Maya | Mother of Buddha

Maya | Mother of Buddha

Maya (sometimes also Māyā) was - according to Buddhist tradition - the physical mother of Buddha. She is also called Mahamaya ("Great Maya") or Mayadevi ("Queen Maya", "Goddess Maya"). In Tibetan Buddhism, her name is Gyutrulma. Her name means "enchantment" or "illusion," which is associated with her extraordinary beauty.


Maya was the consort of King Śuddhodana of the Shakya tribe in Kapilavastu and the birth mother of Buddha. After her marriage to King Śuddhodana had not produced any children for 20 years, Maya dreamt on a full moon night that she was abducted by celestial spirits (devas) to a lake in the Himalayan mountains; after bathing in the lake, she was dressed by the devas in celestial robes, sprayed with precious perfume and sprinkled with flower petals.

While she slept, a white elephant with a lotus blossom on its tusk appeared to her, circled her three times, and then entered her through her right side. Later the elephant disappeared, but after awakening she knew that something very special had happened to her, because elephants - especially white ones - are regarded in Asia as embodiments or symbols of power and being chosen.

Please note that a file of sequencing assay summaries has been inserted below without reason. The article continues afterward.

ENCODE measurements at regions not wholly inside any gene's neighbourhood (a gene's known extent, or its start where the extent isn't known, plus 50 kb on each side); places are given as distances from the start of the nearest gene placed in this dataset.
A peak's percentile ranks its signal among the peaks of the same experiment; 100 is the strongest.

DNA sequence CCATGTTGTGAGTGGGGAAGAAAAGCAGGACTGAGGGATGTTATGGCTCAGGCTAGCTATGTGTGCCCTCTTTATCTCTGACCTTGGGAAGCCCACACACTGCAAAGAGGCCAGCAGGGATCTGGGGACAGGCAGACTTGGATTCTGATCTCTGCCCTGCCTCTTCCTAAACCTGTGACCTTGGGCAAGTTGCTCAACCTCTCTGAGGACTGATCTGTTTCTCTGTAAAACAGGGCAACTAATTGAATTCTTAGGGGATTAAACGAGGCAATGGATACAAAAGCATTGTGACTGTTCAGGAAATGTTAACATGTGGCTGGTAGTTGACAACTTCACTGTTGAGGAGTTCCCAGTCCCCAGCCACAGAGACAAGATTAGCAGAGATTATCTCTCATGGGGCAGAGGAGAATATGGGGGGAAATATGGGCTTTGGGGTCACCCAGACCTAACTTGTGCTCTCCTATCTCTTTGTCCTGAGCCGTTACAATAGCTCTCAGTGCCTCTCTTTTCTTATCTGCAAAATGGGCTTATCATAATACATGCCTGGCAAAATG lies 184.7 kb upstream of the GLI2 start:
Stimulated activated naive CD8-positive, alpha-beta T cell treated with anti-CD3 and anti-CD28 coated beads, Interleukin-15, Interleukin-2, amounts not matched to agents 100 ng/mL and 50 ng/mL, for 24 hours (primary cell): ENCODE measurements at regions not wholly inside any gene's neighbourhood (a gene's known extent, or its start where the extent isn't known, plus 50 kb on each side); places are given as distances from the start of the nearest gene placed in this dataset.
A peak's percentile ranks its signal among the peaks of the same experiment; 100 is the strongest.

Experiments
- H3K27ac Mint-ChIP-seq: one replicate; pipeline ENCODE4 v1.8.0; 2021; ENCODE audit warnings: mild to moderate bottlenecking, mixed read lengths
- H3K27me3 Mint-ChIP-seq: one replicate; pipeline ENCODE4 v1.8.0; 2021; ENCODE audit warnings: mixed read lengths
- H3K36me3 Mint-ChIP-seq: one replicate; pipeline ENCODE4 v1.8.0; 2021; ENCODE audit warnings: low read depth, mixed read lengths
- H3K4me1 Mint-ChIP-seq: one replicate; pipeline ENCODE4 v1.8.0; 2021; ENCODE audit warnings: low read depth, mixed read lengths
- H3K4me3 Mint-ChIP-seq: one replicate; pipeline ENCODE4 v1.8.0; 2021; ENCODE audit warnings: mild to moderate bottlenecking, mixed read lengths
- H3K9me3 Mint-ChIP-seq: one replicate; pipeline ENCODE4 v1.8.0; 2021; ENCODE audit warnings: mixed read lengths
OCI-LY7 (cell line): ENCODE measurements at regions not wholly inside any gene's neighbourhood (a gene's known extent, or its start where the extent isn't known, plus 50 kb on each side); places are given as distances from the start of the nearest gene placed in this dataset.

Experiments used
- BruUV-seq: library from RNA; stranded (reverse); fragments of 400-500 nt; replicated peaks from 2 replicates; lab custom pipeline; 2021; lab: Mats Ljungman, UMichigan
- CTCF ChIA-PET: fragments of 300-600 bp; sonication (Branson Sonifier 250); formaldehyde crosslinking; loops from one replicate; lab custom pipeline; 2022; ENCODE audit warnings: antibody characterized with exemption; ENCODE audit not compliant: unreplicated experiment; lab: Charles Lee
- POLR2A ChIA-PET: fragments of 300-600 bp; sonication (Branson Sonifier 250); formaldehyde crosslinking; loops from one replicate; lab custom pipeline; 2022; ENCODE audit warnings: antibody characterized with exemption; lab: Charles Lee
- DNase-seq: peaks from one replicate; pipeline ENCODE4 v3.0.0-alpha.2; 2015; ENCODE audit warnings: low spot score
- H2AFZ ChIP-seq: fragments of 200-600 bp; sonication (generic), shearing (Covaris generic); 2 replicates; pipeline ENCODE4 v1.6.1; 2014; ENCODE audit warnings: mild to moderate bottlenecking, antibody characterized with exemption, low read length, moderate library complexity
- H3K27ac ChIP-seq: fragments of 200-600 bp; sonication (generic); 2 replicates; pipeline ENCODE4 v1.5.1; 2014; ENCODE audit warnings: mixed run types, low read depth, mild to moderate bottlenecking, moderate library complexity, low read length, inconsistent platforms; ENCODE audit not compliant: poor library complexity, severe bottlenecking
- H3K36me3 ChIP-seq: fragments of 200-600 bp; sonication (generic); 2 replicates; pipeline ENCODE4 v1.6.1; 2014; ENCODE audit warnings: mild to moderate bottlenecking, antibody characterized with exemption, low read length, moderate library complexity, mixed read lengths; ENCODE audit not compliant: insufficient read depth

After ten months of pregnancy, she is said to have started a journey to her parents' house in Devadaha in order to give birth there, but already halfway there, near the present-day city of Lumbini (Nepal) - standing and holding on to the branches of a sal tree (Shorea robusta), which in ancient writings was often confused with an Ashoka tree (Saraca asoca) - she gave birth to a son, who was given the name Siddhartha.

According to tradition, the birth is said to have occurred through Maya's right side; seven days after the birth, she died. All this happened, according to Buddhist tradition, in 563 BC (this dating, however, has been questioned some time ago). Her son was raised by her sister Mahapajapati Gotami, who also became King Śuddhodana's second wife.

After Siddharta attained enlightenment and became a Buddha (Sanskrit: "Awakened One" or "Enlightened One"), he had visited his mother in heaven for three months, paying his respects and instructing her in the teachings of the Dharma.

Buddhism and Christianity

Christian and Buddhist traditions have certain parallels in terms of the virgin conception, the birth of the Son on a journey, and the royal descent - constructed by legend or by the evangelists Matthew (Mt 1:1-17 EU) and Luke (Lk 3:23-38 EU) themselves. But there are also clear differences - for example, Mary did not die after giving birth to her divine Son.

Greek and Roman mythology

It is also worth mentioning the similarity of the name to Maia, the mother of the Greek messenger of the gods Hermes, who was impregnated by Zeus at night. A Roman fertility goddess also bears the name Maia.

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